Suffering as an act of Prayer
God is a mystery, and perhaps nothing about God is more mysterious than why God seems to answer some of our prayers favorably, and not others. Why are some people healed and some are not? The truth is, we don’t know the answer. But I often hear people say that when they get to heaven, they’re going to ask God about this or that. I think that’s a good thought.
In the meantime though, here is one of the things the New Testament says about this – a word of encouragement from Second Corinthians.
Scripture: 2 Corinthians 12:7-10 (NLT)
...even though I have received such wonderful revelations from God. So to keep me from becoming proud, I was given a thorn in my flesh, a messenger from Satan to torment me and keep me from becoming proud. Three different times I begged the Lord to take it away. Each time he said, “My grace is all you need. My power works best in weakness.” So now I am glad to boast about my weaknesses, so that the power of Christ can work through me. That’s why I take pleasure in my weaknesses, and in the insults, hardships, persecutions, and troubles that I suffer for Christ. For when I am weak, then I am strong.
The apostle Paul is a giant of our faith. He is a saint, an author of much of the New Testament – he is the example. And yet even he had the experience of hearing God say, “No” time and time again. None of us are exempt from human suffering. Surely every person has had the experience of disappointment in prayer. But notice what Paul says about these things. God did not take away the thorn in his side, but instead said to him, “My grace is sufficient for you, for my power is made perfect in [your] weakness.” When we are suffering, often the greatest remedy we can imagine is the removal of that suffering. But what if there is actually something greater?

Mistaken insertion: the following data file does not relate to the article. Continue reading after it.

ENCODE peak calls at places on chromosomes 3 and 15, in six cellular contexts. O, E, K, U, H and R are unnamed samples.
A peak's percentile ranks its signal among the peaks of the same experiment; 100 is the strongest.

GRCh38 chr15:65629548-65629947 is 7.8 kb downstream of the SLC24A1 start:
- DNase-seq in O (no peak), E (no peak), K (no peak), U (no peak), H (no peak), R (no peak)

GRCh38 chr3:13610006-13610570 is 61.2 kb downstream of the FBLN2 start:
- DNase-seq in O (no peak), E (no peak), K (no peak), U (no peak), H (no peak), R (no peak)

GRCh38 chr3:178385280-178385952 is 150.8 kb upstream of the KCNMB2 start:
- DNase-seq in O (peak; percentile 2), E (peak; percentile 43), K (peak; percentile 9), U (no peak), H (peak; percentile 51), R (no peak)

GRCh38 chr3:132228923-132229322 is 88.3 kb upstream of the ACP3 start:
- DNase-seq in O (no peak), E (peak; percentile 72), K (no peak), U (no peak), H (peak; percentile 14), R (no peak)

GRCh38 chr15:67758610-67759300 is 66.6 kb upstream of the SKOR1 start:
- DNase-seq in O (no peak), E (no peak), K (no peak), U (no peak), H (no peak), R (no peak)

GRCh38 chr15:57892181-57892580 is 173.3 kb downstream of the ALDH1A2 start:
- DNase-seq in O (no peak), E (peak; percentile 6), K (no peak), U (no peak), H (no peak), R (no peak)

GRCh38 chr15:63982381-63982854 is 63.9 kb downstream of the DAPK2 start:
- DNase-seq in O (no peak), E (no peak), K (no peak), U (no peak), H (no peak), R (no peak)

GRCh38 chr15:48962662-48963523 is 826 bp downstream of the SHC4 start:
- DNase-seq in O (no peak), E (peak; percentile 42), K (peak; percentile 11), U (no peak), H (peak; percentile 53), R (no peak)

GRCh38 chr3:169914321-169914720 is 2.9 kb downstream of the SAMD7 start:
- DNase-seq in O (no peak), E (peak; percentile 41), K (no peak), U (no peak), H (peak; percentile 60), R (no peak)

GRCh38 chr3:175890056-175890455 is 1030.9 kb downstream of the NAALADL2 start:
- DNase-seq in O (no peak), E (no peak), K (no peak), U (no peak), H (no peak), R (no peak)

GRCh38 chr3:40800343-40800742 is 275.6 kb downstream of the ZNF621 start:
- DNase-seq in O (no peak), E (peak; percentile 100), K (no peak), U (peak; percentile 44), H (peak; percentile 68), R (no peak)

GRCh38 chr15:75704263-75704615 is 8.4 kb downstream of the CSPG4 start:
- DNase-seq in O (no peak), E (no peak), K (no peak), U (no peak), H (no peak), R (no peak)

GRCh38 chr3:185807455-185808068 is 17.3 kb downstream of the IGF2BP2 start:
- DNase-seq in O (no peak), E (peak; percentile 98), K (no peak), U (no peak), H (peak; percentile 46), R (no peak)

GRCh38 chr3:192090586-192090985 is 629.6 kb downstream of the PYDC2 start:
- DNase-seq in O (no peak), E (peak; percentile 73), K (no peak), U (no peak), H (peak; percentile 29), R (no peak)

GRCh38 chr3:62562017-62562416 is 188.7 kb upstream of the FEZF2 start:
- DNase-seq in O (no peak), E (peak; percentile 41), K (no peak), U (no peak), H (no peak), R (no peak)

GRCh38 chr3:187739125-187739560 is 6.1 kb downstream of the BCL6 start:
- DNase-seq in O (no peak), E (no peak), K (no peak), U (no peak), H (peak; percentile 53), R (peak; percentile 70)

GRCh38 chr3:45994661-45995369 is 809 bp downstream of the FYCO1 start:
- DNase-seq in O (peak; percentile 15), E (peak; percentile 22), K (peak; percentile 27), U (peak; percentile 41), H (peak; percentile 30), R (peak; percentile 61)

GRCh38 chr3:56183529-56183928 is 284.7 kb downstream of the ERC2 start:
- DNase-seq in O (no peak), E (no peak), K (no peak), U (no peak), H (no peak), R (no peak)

What if the presence of God being with us is even better than the removal of that suffering?
We worship a God who is familiar with our suffering. Jesus died on the cross, an instrument not only for execution but also for torture. In his crucifixion, Jesus does not take away our suffering, but rather, he joins us in it. This is the mystery of God’s comfort for us. There will be a day when all tears, suffering, and pain are wiped away. Until then, God is with us. Let me say that again- until Christ returns, God. is. with. you.
Your presence, Lord, is as a salve for our souls. We pray that you would open our eyes to see you, open our ears to hear you, and open our hearts, that we would know with assurance that you dwell within us. In Christ you have come near to us, so let us be comforted. In Jesus’ holy name. Amen.